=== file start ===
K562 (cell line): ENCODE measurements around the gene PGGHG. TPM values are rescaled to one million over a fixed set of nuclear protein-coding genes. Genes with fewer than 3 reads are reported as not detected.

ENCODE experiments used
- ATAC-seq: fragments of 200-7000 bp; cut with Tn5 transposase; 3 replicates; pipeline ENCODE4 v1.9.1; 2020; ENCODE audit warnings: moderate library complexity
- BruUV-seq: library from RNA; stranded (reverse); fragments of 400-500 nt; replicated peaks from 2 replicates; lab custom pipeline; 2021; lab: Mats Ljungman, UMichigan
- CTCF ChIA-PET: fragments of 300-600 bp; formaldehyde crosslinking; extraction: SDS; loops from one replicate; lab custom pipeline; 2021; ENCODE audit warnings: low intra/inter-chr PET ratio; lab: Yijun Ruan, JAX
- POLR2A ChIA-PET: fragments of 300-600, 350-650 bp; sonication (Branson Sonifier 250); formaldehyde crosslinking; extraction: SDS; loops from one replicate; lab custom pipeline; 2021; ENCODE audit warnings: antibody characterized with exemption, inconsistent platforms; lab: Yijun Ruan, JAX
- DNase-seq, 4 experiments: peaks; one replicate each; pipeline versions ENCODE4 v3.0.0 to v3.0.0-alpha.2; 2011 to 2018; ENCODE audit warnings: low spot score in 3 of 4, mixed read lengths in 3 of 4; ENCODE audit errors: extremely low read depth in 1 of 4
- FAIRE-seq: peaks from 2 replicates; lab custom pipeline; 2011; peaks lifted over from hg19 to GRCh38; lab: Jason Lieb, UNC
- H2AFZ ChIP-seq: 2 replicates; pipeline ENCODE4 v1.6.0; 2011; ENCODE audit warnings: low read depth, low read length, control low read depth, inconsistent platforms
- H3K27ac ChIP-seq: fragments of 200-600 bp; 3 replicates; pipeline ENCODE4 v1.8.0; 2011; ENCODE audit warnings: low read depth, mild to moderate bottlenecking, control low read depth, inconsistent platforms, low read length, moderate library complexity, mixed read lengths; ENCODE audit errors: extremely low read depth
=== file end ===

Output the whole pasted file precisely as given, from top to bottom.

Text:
K562 (cell line): ENCODE measurements around the gene PGGHG. TPM values are rescaled to one million over a fixed set of nuclear protein-coding genes. Genes with fewer than 3 reads are reported as not detected.

ENCODE experiments used
- ATAC-seq: fragments of 200-7000 bp; cut with Tn5 transposase; 3 replicates; pipeline ENCODE4 v1.9.1; 2020; ENCODE audit warnings: moderate library complexity
- BruUV-seq: library from RNA; stranded (reverse); fragments of 400-500 nt; replicated peaks from 2 replicates; lab custom pipeline; 2021; lab: Mats Ljungman, UMichigan
- CTCF ChIA-PET: fragments of 300-600 bp; formaldehyde crosslinking; extraction: SDS; loops from one replicate; lab custom pipeline; 2021; ENCODE audit warnings: low intra/inter-chr PET ratio; lab: Yijun Ruan, JAX
- POLR2A ChIA-PET: fragments of 300-600, 350-650 bp; sonication (Branson Sonifier 250); formaldehyde crosslinking; extraction: SDS; loops from one replicate; lab custom pipeline; 2021; ENCODE audit warnings: antibody characterized with exemption, inconsistent platforms; lab: Yijun Ruan, JAX
- DNase-seq, 4 experiments: peaks; one replicate each; pipeline versions ENCODE4 v3.0.0 to v3.0.0-alpha.2; 2011 to 2018; ENCODE audit warnings: low spot score in 3 of 4, mixed read lengths in 3 of 4; ENCODE audit errors: extremely low read depth in 1 of 4
- FAIRE-seq: peaks from 2 replicates; lab custom pipeline; 2011; peaks lifted over from hg19 to GRCh38; lab: Jason Lieb, UNC
- H2AFZ ChIP-seq: 2 replicates; pipeline ENCODE4 v1.6.0; 2011; ENCODE audit warnings: low read depth, low read length, control low read depth, inconsistent platforms
- H3K27ac ChIP-seq: fragments of 200-600 bp; 3 replicates; pipeline ENCODE4 v1.8.0; 2011; ENCODE audit warnings: low read depth, mild to moderate bottlenecking, control low read depth, inconsistent platforms, low read length, moderate library complexity, mixed read lengths; ENCODE audit errors: extremely low read depth